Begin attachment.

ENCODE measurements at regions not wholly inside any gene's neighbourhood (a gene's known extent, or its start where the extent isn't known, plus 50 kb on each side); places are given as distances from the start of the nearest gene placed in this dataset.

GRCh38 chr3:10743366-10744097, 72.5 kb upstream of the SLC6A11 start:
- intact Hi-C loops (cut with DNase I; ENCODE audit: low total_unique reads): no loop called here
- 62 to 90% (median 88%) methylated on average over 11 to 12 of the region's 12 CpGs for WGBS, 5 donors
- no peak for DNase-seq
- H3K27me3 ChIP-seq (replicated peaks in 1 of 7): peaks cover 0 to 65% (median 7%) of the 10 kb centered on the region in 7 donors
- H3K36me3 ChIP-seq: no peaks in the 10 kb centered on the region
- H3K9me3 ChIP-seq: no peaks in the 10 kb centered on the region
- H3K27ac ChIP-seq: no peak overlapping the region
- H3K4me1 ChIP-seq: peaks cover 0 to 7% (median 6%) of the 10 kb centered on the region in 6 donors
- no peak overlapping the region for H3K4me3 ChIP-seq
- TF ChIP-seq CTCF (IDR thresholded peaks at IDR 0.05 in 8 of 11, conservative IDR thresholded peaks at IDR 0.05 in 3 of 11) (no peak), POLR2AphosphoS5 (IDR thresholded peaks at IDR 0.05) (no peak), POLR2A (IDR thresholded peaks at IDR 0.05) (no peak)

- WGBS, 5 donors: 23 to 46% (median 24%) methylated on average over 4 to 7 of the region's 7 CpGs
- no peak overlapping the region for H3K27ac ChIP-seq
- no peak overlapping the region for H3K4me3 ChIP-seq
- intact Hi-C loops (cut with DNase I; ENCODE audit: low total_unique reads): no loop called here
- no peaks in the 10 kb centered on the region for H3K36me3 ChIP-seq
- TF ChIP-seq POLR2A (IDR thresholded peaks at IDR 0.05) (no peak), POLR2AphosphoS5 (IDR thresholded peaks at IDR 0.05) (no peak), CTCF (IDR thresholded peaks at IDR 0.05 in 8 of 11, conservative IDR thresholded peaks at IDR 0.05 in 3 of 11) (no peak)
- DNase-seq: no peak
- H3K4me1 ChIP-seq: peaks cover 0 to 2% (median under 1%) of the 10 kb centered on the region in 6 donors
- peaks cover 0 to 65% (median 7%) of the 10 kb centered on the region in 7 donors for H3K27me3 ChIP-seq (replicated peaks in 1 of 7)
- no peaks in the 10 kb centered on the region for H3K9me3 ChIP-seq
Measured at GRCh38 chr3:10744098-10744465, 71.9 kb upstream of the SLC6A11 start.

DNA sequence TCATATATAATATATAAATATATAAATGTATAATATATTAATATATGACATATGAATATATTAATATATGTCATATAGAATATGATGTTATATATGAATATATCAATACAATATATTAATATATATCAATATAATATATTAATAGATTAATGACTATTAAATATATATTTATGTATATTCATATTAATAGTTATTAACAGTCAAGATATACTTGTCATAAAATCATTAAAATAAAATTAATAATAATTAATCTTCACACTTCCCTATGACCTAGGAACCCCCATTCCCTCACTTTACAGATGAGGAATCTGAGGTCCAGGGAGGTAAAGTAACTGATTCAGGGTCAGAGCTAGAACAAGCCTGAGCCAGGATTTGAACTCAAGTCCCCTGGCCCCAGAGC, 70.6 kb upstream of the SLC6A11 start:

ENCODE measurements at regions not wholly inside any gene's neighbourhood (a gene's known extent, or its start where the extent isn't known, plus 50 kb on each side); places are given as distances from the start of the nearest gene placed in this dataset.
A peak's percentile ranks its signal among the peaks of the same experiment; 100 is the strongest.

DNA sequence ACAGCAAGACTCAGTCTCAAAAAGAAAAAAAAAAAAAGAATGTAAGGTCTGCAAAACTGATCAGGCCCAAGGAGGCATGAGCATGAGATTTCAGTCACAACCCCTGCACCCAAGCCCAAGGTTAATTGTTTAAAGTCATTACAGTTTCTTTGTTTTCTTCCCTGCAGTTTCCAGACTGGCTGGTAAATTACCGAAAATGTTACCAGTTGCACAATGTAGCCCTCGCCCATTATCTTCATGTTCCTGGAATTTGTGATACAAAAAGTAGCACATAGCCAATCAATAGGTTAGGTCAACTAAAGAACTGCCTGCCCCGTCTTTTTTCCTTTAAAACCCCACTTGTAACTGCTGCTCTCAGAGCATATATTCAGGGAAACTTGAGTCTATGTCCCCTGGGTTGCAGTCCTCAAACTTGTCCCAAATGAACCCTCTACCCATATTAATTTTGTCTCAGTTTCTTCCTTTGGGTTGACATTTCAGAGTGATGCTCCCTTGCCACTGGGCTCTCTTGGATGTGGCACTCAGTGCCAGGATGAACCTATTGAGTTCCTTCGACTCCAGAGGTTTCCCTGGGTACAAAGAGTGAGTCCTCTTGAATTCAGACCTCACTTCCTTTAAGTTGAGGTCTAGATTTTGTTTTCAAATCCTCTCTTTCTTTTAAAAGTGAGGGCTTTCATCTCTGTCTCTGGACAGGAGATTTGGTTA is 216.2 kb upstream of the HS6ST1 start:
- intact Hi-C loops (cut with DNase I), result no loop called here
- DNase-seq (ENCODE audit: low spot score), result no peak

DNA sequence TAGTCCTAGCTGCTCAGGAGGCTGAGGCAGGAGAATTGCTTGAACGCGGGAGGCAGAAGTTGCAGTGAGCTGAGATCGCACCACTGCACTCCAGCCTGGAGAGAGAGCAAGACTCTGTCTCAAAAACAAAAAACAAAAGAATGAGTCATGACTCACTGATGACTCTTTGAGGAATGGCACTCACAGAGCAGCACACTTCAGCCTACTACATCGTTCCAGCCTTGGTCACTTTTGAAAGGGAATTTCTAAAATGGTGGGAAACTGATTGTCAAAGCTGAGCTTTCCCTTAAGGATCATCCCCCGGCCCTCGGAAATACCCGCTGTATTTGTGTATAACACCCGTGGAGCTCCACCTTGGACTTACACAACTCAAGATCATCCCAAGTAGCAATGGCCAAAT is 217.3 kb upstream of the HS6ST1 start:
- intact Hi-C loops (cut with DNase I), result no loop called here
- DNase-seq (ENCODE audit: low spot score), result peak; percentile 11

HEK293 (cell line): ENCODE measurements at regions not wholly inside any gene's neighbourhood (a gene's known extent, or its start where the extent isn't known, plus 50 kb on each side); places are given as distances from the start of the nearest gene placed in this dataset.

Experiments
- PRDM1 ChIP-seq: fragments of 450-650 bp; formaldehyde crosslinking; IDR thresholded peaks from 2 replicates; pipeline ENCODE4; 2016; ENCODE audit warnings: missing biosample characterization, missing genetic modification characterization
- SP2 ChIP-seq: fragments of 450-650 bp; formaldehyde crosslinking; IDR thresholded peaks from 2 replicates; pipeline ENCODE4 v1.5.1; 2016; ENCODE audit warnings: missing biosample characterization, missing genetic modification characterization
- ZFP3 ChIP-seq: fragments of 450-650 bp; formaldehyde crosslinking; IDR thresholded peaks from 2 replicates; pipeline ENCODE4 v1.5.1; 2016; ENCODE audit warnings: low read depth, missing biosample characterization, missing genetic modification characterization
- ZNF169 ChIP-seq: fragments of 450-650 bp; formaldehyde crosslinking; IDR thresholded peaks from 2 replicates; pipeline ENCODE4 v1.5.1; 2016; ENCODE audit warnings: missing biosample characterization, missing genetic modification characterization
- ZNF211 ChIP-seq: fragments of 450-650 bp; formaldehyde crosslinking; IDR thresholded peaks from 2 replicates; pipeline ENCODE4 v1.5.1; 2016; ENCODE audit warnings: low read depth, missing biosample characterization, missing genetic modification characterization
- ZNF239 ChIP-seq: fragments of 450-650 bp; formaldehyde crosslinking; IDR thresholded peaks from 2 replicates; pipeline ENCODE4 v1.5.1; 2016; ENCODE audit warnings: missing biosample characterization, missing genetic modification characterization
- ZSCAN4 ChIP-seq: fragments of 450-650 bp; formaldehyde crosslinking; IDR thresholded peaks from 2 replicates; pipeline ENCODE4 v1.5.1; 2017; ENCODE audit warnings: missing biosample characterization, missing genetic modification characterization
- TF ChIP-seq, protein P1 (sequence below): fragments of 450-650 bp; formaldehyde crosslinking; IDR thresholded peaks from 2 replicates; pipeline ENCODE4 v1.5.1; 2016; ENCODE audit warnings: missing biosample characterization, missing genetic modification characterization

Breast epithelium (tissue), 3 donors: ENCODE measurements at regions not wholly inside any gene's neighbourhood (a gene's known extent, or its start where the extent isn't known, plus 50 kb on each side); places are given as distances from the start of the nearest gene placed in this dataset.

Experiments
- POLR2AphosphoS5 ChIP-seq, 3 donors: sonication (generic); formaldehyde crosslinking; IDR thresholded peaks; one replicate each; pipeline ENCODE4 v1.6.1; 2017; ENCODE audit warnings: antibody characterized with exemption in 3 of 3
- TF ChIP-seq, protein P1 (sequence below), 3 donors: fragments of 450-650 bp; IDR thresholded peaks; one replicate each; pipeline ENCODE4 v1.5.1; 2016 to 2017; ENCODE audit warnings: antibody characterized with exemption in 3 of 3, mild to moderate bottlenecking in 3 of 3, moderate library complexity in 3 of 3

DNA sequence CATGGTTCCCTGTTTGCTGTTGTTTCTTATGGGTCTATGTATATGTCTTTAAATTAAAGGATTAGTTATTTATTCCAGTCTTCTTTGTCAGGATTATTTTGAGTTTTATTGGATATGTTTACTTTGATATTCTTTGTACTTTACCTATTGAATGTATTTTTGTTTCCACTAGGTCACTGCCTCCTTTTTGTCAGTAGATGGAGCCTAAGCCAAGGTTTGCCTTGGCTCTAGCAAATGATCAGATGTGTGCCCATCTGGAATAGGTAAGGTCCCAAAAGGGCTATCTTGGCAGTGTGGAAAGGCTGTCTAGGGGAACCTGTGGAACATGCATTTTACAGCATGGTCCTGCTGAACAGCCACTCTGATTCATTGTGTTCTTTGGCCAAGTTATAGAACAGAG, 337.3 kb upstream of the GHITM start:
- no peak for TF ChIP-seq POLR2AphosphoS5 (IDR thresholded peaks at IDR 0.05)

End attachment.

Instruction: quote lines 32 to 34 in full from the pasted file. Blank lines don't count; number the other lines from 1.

- DNase-seq (ENCODE audit: low spot score), result peak; percentile 11

HEK293 (cell line): ENCODE measurements at regions not wholly inside any gene's neighbourhood (a gene's known extent, or its start where the extent isn't known, plus 50 kb on each side); places are given as distances from the start of the nearest gene placed in this dataset.

Experiments